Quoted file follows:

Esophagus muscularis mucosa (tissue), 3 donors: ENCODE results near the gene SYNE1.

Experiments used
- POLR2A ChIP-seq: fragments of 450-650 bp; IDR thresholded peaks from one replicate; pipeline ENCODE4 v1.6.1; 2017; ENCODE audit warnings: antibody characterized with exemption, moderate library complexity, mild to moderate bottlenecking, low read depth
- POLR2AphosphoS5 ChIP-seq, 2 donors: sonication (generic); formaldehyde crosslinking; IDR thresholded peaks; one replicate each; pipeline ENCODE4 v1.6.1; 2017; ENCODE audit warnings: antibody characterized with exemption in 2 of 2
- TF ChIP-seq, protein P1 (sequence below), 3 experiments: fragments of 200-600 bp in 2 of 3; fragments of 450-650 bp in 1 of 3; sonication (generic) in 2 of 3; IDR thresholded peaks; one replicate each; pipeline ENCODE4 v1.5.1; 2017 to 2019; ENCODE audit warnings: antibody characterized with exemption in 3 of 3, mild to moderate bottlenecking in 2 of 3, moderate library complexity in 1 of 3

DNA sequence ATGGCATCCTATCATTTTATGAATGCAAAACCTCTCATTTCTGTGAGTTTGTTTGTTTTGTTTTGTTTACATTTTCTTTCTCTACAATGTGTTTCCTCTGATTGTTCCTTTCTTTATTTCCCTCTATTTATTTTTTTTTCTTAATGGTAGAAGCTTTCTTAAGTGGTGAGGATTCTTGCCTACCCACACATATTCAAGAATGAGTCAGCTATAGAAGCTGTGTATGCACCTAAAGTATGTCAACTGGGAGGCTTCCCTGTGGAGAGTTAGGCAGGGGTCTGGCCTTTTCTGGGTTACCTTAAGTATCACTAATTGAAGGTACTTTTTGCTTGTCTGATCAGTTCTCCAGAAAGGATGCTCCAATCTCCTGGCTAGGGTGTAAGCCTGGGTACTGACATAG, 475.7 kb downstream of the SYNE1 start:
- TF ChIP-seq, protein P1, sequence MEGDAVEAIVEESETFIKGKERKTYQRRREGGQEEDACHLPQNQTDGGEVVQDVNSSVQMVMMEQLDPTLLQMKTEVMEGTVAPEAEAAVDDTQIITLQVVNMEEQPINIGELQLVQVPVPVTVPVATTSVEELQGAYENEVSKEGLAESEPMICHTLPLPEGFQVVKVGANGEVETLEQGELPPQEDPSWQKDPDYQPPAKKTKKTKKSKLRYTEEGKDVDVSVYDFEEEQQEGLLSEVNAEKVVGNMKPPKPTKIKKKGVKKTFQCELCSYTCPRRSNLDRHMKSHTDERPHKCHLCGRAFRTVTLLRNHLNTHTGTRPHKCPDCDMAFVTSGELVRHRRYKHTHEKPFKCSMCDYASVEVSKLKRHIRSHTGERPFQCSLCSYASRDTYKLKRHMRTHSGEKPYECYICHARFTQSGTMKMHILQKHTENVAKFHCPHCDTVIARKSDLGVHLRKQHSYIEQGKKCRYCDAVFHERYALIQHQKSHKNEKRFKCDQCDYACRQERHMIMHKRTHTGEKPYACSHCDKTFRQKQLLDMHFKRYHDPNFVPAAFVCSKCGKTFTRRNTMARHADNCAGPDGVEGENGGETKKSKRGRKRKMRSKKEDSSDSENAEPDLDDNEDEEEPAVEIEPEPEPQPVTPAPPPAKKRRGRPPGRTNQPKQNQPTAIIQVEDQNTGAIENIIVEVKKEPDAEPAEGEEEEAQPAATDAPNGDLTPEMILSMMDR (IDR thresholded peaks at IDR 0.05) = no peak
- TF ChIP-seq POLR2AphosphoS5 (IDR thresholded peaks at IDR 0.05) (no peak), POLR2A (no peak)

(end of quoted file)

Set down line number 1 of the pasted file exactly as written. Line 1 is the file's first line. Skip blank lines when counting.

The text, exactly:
Esophagus muscularis mucosa (tissue), 3 donors: ENCODE results near the gene SYNE1.